High Star Pte. Ltd. (“HS”) is a company that is licensed to operate and offer classes for professional business, finance and accounting courses. Since incorporation, it operates from two buildings, Block A and Block B, in a campus sited on a parcel of freehold land. The two buildings comprise lecture halls, seminar and tutorial rooms, staff offices, a library and an administration office. The halls, rooms and offices are adequately equipped with the “pre-requisite” teaching equipment and furniture, comprising tables and chairs, and fittings as well as the current state-of-the-art electronic and electrical teaching equipment. To cater for the planned expansion of the school, HS began constructing a new building, Block C, two years ago and it was completed in August 2015 just before the new session began in October 2015. A similar “suite” of pre-requisite teaching equipment and furniture was acquired to equip the new building,
As audit senior at ACC LLP, you have been assigned to the audit of the financial statements of HS for the financial year ended 30 September 2015. In the early stages of the final audit, in October 2015, you made the following observations. The Accountant went on a 90-day maternity leave from 15 August 2015. The newly-hired Accounts Assistant, Jane, was tasked to close the books for the financial year ended 30 September 2015 before the commencement of the audit. The last batch of tables and chairs for the last two seminar rooms in the new building (Block C) arrived on 15 September 2015. They were ready for intended use immediately. The invoice for this last batch of tables and chairs amounting to $80,000 was received by HS on 15 October 2015. Jane was unaware of the delivery of the tables and chairs, and the invoice and payment were not accounted for in the closing of books for the year. As you toured Block C, you observed that all the halls, rooms and offices were fully equipped as planned. An invoice amounting to $50,000 for the routine servicing of the state-of-the-art electronic and electrical teaching equipment was received on 15 September 2015. In closing the books for the year, Jane capitalized the amount as cost of equipment. In a meeting of the Board of Directors on 15 September 2015, it was resolved that the tables and chairs for the tutorial rooms in Block A and Block B be replaced and scrapped by the first quarter of the next financial year. The tables and chairs have no scrap value. As at 1 October 2014, these tables and chairs had a remaining useful life of three years and the carrying amount of these tables and chairs as at 1 October 2014 was $45,000. In closing the books for the year, Jane charged $15,000 (i.e., $45,000 carrying amount as at 1 October 2014 divided by 3 years of remaining useful life) as depreciation expense in the profit or loss. The accounting policy of HS requires HS to account for freehold land (PPE) at revaluation less impairment, and revalue the land at regular intervals of five years. The five year cycle for the revaluation of the land was due for the financial year ended 30 September 2015. As the Accountant was on maternity leave, no arrangement was made to commission for the revaluation. Jane, on realising this, hastily contacted a personal friend, who had recently graduated and now runs a small valuation firm, Any How Valuers Pte Ltd (“AHV”), to provide valuation services on the freehold land. You noted that the fees paid to AHV was significantly higher than the normal range of fees for similar valuation services and that HS is AHV’s first and only client to-date. Based on the valuation report, the parcel of freehold land on which the buildings are located had a revalued amount of $3,500,000. As at 1 October 2014, the carrying amount and revaluation reserve were $3,300,000 and $20,000, respectively. In closing the books, Jane accounted for the revaluation surplus of $200,000 in the profit or loss account. The accounting policy requires HS to provide for a full year’s depreciation in the year of acquisition/disposal for assets which have been in use for more than six months in the year.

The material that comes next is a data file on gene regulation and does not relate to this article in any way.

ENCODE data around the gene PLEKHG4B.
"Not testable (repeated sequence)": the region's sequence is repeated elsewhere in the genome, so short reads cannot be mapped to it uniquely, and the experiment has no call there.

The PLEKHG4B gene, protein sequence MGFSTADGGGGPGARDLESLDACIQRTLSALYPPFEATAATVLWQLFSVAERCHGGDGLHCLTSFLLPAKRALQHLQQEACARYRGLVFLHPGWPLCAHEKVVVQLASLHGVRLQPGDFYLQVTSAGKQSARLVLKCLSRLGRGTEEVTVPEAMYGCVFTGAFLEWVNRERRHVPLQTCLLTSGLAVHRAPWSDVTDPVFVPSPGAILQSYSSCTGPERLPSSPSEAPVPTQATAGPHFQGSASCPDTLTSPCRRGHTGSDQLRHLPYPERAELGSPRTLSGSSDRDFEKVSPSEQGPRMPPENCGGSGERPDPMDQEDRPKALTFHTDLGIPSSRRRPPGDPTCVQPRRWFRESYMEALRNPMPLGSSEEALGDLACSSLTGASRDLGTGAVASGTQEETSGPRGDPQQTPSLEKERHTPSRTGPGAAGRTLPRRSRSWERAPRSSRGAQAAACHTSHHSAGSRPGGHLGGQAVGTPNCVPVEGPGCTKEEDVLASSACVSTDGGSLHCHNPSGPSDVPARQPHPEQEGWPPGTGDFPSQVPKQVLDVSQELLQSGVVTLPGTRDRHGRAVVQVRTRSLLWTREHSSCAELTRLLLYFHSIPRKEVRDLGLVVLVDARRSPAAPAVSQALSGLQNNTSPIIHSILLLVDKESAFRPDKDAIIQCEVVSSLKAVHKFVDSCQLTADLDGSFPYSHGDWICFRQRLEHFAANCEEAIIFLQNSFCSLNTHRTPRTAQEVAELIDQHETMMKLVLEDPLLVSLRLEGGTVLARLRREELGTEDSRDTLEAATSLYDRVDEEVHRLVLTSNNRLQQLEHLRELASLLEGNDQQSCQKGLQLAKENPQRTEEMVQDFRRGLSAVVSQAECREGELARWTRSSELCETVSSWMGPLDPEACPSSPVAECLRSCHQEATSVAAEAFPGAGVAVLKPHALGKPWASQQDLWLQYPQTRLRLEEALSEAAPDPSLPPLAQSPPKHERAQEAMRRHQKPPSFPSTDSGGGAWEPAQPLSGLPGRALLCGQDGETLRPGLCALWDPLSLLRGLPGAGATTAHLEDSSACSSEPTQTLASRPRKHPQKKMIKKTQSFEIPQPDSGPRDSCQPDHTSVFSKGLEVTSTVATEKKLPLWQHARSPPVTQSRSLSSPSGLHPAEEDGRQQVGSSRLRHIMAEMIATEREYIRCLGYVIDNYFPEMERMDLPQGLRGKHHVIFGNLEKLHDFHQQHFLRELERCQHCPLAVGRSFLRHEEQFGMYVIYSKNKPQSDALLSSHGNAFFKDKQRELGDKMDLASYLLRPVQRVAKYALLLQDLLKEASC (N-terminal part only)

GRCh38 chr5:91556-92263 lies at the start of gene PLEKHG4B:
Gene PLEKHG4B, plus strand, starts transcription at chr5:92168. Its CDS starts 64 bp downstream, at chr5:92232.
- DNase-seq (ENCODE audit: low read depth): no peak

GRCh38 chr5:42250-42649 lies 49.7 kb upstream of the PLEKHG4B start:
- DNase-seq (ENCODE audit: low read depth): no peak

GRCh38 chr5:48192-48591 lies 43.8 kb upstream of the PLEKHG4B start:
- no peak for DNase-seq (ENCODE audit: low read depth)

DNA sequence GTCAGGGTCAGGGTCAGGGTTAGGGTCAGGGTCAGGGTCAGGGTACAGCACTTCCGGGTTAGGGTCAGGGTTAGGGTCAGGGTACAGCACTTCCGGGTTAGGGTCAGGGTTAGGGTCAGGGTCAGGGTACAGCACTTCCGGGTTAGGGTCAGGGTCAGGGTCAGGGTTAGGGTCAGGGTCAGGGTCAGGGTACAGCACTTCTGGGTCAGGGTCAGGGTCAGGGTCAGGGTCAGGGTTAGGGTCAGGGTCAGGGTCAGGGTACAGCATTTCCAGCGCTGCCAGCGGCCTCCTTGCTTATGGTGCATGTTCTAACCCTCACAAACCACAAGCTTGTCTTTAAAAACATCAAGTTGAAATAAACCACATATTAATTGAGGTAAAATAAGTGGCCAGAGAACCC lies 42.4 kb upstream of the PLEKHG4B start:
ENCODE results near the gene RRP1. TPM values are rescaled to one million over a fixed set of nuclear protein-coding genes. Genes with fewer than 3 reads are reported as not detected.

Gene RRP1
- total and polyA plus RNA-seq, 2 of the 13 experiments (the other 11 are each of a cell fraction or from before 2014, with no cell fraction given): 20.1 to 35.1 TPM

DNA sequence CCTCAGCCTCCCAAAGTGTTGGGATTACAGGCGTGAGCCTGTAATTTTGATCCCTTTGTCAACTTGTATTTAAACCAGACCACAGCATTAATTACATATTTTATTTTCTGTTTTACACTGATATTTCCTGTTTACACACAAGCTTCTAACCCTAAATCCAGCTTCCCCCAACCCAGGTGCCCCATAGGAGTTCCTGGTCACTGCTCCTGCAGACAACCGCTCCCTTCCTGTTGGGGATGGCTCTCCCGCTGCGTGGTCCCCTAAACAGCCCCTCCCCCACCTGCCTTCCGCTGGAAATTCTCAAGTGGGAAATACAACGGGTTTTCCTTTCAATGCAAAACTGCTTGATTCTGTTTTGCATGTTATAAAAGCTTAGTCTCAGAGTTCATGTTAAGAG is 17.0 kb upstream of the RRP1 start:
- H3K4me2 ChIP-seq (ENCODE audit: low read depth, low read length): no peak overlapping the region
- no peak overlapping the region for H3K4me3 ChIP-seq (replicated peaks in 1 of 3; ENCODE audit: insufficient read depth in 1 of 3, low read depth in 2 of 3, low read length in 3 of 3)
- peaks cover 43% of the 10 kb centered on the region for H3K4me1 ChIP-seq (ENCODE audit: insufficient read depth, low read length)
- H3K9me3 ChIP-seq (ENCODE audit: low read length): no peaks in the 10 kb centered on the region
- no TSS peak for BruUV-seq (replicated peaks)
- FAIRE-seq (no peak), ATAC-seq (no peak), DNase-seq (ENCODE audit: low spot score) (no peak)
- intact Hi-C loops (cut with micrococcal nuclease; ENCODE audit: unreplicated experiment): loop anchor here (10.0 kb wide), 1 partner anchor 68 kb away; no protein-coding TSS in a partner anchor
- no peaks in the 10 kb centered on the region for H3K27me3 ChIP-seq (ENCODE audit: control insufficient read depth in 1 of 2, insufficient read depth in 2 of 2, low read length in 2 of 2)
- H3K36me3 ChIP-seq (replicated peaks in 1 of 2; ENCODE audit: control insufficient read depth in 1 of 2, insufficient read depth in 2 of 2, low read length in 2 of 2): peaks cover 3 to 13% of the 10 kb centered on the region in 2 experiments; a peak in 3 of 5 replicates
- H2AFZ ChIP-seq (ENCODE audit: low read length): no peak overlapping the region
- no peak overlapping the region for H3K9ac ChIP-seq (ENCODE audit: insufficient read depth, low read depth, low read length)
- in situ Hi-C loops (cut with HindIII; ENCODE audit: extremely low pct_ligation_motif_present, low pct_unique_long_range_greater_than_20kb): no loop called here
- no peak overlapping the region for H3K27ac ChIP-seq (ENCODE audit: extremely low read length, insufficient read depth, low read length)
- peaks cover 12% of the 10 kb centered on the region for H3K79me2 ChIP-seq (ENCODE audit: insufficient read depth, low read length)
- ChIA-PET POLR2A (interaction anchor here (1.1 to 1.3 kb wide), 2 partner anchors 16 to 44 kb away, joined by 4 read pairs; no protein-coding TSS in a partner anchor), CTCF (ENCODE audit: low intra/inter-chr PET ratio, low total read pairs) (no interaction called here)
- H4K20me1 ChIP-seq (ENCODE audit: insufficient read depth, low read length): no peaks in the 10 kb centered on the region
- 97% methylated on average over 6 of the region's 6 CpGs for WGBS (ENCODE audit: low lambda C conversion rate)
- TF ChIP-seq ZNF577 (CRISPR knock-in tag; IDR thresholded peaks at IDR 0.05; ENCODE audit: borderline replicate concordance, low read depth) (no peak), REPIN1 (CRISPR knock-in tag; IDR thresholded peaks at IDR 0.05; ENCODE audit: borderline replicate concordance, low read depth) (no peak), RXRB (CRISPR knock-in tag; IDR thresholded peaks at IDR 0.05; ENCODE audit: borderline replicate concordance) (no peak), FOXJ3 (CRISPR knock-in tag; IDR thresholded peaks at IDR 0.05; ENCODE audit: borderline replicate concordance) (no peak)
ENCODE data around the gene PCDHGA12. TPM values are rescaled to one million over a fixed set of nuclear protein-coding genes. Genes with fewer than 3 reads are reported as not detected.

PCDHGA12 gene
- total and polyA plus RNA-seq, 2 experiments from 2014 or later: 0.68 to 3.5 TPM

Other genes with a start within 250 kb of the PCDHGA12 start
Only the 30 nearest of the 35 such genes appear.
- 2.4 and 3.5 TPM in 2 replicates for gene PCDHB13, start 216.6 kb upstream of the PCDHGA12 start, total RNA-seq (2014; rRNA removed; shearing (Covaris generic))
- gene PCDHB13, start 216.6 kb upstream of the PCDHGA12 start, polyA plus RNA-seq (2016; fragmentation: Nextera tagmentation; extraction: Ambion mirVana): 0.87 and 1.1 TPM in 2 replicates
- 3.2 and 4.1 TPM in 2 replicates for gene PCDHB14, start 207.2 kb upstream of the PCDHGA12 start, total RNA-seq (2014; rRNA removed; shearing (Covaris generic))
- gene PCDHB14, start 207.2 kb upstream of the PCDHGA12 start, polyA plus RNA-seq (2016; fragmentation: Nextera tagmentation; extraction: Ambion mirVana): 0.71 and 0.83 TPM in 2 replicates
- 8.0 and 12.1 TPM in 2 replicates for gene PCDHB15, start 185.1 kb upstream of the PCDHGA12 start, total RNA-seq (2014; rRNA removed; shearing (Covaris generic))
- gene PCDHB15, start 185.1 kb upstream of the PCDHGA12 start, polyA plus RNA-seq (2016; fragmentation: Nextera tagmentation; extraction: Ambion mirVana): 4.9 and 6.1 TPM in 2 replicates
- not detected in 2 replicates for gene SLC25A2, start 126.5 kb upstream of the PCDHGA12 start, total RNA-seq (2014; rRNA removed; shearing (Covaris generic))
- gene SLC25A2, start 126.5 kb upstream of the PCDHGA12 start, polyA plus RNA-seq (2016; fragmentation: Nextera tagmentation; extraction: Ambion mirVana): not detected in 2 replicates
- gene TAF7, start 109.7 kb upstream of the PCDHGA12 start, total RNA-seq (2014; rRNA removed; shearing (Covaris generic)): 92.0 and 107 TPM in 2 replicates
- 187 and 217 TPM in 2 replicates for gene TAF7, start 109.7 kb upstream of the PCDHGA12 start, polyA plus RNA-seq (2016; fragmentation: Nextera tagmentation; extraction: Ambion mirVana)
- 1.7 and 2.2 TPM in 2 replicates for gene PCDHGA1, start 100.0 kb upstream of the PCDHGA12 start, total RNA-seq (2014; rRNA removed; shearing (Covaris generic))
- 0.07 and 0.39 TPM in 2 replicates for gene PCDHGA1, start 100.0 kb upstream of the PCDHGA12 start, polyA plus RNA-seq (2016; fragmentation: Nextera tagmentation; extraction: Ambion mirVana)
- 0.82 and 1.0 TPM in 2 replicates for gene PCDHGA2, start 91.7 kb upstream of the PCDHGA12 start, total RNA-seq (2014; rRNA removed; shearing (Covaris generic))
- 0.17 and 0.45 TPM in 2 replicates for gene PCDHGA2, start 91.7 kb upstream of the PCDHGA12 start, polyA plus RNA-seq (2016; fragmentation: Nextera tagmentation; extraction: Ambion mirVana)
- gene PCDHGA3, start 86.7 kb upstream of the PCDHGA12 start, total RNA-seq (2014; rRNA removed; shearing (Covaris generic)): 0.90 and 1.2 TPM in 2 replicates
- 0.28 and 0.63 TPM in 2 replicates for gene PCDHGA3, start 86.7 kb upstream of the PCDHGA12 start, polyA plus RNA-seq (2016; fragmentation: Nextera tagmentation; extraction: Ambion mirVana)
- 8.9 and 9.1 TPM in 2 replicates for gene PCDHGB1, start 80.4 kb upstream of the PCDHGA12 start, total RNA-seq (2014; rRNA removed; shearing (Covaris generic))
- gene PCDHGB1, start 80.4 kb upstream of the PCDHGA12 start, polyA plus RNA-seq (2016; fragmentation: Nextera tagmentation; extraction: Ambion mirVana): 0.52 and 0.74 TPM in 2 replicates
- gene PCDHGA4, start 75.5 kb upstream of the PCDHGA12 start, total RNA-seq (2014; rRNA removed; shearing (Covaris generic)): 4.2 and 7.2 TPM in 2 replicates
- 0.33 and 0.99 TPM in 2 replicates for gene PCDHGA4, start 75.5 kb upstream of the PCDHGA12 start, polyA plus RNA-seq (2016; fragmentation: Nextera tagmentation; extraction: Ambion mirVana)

(a) Discuss the implications to the audit approach arising from the Accountant’s 90-day maternity leave.
(b) Identify and explain the accounting issues and errors which could result in risk of material misstatements to the financial statements.
(c) For each accounting issue and error identified in Part (b), suggest one (1) audit procedure which would enable you to determine the extent of misstatement. (d) For the purposes of this part of the question, assume that the valuation report prepared by AHV is acceptable for audit purposes. Assuming that the overall materiality level for this audit engagement is set at $150,000, and the accounting issues and errors identified in part (b) were the only errors noted in the audit, determine the effect of the misstatements on your audit opinion (include quantifying the misstatements and assessing their effects on specific accounts)